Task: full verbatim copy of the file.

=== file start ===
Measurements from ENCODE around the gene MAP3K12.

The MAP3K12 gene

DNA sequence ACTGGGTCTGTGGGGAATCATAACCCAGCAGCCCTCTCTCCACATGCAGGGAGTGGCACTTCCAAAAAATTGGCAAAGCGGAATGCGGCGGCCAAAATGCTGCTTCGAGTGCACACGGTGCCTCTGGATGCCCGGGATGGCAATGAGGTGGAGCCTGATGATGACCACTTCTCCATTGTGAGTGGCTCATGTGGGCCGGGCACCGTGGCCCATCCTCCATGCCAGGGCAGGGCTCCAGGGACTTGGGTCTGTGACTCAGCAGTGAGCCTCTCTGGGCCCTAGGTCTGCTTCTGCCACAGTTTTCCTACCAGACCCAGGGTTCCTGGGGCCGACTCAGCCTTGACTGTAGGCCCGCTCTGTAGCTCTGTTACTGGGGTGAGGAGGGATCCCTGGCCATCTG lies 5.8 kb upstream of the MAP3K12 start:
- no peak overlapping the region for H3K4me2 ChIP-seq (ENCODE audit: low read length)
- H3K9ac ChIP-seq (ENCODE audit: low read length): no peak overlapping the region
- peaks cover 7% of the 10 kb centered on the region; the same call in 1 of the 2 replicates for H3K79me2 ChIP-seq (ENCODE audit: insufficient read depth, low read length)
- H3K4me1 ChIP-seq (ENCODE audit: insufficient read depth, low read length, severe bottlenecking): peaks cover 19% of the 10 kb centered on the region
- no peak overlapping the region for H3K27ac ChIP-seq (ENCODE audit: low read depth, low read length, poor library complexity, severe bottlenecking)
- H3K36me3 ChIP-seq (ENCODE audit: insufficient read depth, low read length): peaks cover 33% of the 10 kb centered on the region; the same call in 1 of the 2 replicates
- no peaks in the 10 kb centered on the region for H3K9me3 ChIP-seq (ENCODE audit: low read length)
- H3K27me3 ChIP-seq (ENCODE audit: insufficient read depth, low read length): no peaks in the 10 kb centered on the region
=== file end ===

Measurements from ENCODE around the gene MAP3K12.

The MAP3K12 gene

DNA sequence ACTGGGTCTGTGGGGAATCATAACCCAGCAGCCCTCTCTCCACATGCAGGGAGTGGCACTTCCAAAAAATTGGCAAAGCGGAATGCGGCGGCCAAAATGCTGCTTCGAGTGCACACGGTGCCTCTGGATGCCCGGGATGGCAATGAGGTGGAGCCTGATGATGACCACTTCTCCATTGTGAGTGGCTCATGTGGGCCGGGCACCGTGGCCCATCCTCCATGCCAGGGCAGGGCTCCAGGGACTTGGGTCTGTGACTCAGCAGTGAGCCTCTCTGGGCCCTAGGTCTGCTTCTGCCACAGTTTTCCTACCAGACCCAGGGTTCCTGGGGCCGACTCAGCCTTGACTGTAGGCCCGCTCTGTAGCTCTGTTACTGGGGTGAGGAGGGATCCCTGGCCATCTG lies 5.8 kb upstream of the MAP3K12 start:
- no peak overlapping the region for H3K4me2 ChIP-seq (ENCODE audit: low read length)
- H3K9ac ChIP-seq (ENCODE audit: low read length): no peak overlapping the region
- peaks cover 7% of the 10 kb centered on the region; the same call in 1 of the 2 replicates for H3K79me2 ChIP-seq (ENCODE audit: insufficient read depth, low read length)
- H3K4me1 ChIP-seq (ENCODE audit: insufficient read depth, low read length, severe bottlenecking): peaks cover 19% of the 10 kb centered on the region
- no peak overlapping the region for H3K27ac ChIP-seq (ENCODE audit: low read depth, low read length, poor library complexity, severe bottlenecking)
- H3K36me3 ChIP-seq (ENCODE audit: insufficient read depth, low read length): peaks cover 33% of the 10 kb centered on the region; the same call in 1 of the 2 replicates
- no peaks in the 10 kb centered on the region for H3K9me3 ChIP-seq (ENCODE audit: low read length)
- H3K27me3 ChIP-seq (ENCODE audit: insufficient read depth, low read length): no peaks in the 10 kb centered on the region